There has been broad agreement that President Obama didn’t get it right in his State of the Union address two years ago when he criticized the Supreme Court’s Citizens United decision for supposedly “revers[ing] a century of law to open the floodgates for special interests—including foreign corporations—to spend without limit in our elections.” Still, it’s noteworthy that on Monday a unanimous Supreme Court effectively declared Obama’s assertion about foreign corporations “not true.”
Federal law (2 U.S.C. § 441e) bars foreign nationals, other than lawful permanent residents, from making contributions to candidates, from contributing to political parties, and from making campaign expenditures. Last August, in Bluman v. FEC, a three-judge district court ruled that the Constitution allows these prohibitions to apply to foreign citizens who are lawfully in the United States on temporary work visas. On Monday, a unanimous Supreme Court summarily affirmed the district court’s judgment. (See first item in Court’s order list.)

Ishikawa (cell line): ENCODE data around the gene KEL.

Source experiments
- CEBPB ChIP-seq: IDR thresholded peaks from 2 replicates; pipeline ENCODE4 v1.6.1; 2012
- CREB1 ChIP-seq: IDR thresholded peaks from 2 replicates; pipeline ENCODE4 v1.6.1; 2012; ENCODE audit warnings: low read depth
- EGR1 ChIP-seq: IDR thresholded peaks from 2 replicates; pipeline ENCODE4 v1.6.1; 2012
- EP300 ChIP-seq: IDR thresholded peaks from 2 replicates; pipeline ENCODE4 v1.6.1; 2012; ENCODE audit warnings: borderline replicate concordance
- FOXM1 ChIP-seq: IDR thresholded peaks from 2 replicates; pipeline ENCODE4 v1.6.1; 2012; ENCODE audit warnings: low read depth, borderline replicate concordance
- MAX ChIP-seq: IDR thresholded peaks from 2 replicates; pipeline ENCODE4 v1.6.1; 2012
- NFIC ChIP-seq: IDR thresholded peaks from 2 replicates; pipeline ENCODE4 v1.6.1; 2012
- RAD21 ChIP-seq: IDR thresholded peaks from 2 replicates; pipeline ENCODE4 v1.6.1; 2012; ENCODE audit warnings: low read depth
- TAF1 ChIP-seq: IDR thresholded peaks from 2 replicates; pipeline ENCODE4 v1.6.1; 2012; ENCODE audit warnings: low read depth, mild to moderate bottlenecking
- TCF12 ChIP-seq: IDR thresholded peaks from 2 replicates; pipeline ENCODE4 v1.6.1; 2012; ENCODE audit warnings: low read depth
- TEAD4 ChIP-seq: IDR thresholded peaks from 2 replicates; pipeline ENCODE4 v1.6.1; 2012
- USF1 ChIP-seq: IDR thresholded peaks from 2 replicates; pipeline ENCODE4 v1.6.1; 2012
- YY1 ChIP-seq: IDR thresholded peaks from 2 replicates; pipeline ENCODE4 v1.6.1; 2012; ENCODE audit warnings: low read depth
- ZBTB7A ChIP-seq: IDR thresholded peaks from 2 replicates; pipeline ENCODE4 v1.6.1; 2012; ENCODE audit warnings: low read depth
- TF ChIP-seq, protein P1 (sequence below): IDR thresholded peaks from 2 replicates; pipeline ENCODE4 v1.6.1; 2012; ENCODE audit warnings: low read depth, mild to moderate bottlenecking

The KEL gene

In a footnote to its opinion, the district court noted that its holding “means, of course, that foreign corporations are likewise barred from making contributions and expenditures prohibited by” the same federal law. (The definition of “foreign national” in section 441e includes a “foreign principal,” which term in turn includes foreign corporations.) While it’s true (as Eugene Volokh explains) that the Court has said that its “summary disposition affirms only the judgment of the court below, and no more may be read into [its] action than was essential to sustain that judgment,” it is difficult to imagine any possible basis on which the Court could hold that the prohibitions of section 441e can apply to foreign citizens who are lawfully in the United States on temporary work visas but can’t apply to foreign corporations.